Filed under: Economic Crisis, Economic research, Financial Crisis, Financial regulation, Fiscal policy, growth, International Monetary Fund | Tagged: Adair Turner, agency theory, Andrew Sheng, Behavioral economics, capital controls, cross-border linkages, Dani Rodrik, Financial regulation, inflation targeting, Joseph Stiglitz, liquidity, macroeconomic policy, macroprudential regulation, Michael Spence, Olivier Blanchard, Paul Romer, policy instruments, policy targets, Robert Solow, SDRs, Special Drawing Rights, systemic crisis, Washington Consensus | 23 Comments »
Posted on October 12, 2010 by iMFdirect
By Dominique Strauss-Kahn
(Version in عربي 中文 Español Français 日本語 Русский )
This past weekend in Washington DC, as the economic leaders of 187 countries gathered for the Annual Meetings of the IMF and World Bank, the mood was tense. The world’s finance ministers and central bank governors were concerned because the global recovery is fragile. And uneven. And it is fragile because it is so uneven.
In the emerging markets of Asia, Latin America, and the Middle East, things are going pretty well. Even in Africa, many countries have returned to growth much faster than in previous recessions. In Europe, however, the recovery is sluggish. And in the United States, it remains subdued. The IMF’s latest economic outlook, released during the meetings, does not anticipate a “double dip.” But there are risks. Continue reading
Filed under: Advanced Economies, Annual Meetings, G-20, IMF, International Monetary Fund, Multilateral Cooperation, عربي | Tagged: Annual Meetings, balanced and sustainable growth, cooperation, cross-border linkages, currency wars, double dip, financial sector reform, fiscal sustainability, G-20, global recovery, governance, IMF quotas, IMF/World Bank Annual Meetings, IMFC, International Monetary and Financial Committee, jobs, policy coordination, spillovers, unemployment | 10 Comments »
Posted on July 9, 2010 by iMFdirect
By Anoop Singh
In just a few days’ time, the Korean government and the IMF will jointly host a high-level international conference in Daejeon, Korea. At the Fund, we are trying continually to enhance our strategic dialogue with Asia, and the conference is an important part of this effort.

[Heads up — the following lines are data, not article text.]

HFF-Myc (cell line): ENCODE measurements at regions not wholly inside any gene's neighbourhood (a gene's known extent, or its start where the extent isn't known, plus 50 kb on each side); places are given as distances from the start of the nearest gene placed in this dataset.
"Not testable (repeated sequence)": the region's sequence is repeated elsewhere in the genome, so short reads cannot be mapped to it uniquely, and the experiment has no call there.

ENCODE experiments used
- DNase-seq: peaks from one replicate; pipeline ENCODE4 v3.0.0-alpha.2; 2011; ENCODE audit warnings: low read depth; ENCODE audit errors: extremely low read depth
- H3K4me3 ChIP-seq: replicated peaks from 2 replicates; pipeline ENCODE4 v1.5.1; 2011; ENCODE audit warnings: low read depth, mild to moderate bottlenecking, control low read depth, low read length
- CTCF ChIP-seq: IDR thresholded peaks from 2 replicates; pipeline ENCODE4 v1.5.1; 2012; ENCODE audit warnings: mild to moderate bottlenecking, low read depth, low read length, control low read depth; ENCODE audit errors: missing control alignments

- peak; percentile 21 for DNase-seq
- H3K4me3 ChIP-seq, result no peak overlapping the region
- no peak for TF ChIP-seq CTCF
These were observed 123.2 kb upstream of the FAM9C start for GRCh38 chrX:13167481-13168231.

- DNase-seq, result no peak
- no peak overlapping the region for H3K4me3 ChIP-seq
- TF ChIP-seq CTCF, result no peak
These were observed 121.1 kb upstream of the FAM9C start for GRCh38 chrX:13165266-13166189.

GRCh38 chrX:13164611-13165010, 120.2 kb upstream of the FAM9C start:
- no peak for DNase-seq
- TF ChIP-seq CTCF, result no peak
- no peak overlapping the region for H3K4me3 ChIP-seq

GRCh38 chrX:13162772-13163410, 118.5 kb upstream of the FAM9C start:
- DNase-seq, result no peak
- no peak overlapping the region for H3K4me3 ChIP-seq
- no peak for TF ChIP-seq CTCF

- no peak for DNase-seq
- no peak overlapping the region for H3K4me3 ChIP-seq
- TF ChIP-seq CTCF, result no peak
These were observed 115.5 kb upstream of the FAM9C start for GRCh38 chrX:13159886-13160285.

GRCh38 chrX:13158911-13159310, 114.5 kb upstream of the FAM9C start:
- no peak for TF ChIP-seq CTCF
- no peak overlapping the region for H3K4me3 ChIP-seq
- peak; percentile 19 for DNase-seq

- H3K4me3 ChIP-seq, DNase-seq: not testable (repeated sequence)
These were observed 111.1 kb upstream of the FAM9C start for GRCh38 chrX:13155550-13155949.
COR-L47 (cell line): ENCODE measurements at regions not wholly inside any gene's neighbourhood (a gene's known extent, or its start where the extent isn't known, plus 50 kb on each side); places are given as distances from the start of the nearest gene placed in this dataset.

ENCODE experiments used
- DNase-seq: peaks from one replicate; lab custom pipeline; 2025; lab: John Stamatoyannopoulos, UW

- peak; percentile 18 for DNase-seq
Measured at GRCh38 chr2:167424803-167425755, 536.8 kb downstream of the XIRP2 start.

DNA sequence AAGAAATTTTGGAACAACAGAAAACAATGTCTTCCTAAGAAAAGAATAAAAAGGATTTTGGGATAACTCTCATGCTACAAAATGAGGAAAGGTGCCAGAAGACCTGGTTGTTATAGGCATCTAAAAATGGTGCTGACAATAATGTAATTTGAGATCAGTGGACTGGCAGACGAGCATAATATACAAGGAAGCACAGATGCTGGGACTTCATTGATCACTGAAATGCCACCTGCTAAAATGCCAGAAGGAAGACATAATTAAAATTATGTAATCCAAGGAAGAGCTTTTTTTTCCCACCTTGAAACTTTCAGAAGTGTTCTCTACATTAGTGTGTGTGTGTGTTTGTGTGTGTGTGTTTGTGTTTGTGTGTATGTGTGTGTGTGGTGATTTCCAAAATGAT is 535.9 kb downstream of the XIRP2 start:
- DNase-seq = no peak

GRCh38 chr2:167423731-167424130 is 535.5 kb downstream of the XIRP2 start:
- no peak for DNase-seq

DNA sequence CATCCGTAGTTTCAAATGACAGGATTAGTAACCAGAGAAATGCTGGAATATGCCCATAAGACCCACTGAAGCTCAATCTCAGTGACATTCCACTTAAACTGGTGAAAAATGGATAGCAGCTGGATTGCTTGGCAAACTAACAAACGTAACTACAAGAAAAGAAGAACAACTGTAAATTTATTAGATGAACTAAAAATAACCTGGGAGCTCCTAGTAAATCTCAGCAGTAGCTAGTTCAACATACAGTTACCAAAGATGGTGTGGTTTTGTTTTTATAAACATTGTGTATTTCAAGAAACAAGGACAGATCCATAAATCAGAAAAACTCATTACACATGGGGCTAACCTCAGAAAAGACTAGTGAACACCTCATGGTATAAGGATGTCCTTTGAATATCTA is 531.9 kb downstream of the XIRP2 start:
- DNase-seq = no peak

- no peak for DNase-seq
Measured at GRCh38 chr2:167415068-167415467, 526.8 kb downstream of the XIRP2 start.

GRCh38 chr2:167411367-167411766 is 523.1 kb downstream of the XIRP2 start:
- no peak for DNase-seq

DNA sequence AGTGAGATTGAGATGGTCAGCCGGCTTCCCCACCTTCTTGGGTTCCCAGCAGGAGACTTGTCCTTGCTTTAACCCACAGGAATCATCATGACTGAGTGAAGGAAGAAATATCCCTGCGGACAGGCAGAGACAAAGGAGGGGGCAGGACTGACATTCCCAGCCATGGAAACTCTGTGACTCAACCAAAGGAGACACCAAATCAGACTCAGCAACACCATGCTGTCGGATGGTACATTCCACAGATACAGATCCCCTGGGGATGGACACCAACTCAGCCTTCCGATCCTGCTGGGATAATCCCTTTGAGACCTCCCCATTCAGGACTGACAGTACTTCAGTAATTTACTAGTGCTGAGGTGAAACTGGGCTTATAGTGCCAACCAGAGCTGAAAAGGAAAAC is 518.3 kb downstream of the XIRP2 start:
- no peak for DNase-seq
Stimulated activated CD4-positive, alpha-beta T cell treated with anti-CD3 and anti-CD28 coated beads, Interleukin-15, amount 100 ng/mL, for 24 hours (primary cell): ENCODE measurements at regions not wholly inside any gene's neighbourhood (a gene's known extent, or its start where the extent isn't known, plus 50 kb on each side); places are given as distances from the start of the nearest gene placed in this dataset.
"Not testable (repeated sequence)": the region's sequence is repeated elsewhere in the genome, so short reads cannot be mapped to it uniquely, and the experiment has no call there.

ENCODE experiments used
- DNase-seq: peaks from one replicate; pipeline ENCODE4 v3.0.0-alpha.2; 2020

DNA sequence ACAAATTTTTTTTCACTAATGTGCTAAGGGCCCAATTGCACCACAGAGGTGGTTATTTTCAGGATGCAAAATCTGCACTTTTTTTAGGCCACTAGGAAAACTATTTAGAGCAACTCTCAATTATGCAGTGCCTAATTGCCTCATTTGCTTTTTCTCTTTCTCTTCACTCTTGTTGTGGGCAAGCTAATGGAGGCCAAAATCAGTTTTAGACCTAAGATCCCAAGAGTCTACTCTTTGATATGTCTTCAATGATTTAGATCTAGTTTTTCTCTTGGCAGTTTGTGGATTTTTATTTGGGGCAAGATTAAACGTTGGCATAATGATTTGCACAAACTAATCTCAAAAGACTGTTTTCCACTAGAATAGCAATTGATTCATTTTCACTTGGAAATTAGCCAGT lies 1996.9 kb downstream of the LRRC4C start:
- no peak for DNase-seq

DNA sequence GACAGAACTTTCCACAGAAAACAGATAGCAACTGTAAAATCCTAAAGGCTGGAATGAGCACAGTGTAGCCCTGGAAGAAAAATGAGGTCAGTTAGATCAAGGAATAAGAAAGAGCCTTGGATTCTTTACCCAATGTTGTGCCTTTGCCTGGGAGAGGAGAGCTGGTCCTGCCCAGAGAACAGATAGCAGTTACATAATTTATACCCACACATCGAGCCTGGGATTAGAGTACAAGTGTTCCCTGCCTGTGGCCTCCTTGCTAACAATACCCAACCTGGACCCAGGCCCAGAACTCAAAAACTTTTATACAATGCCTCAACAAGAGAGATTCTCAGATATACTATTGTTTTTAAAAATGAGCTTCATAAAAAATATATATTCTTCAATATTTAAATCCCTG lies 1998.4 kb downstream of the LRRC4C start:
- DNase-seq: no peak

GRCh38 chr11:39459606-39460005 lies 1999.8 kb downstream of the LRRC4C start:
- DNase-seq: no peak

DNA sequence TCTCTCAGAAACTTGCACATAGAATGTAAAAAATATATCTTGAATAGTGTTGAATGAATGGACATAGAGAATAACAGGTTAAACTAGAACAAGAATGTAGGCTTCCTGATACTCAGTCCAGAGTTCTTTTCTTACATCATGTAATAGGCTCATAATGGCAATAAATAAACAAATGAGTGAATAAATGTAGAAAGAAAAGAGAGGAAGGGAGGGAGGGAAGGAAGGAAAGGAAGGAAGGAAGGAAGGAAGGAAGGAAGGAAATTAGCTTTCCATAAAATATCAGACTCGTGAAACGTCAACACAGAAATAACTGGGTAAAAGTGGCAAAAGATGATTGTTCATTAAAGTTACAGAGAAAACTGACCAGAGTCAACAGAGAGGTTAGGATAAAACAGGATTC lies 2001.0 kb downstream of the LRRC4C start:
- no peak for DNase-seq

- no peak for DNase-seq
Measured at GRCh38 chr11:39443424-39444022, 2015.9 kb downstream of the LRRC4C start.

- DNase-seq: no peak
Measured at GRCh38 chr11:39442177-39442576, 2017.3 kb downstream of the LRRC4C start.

Asia’s leadership of the global recovery is undeniable, as I have said in earlier blogs. And the extensive reforms and improved macroeconomic policy frameworks that underpinned the region’s remarkable resilience to the global crisis will see Asia’s successes continue. In just two short decades, we expect it to become the largest economic region in the world.
The Korea conference will be an opportunity to showcase Asia’s economic successes, and also highlight the importance of regional integration and cooperation, which has been growing rapidly in Asia.
Filed under: Advanced Economies, Asia, Economic Crisis, Emerging Markets, G-20, Global Governance, Globalization, growth, IMF, International Monetary Fund, Low-income countries, Multilateral Cooperation | Tagged: Asia, Asia and the IMF, Asia-Pacific, Asian integration, cross-border linkages, early warning exercise, financial sector reform, G-20, global economic crisis, global financial safety net, governance, governance reform, IMF governance, low-income countries, multilateral surveillance, policy coordination, rebalance global economy, regional financial safety nets, regional integration, spillovers, strong policy frameworks, surveillance, vulnerability analysis | Leave a comment »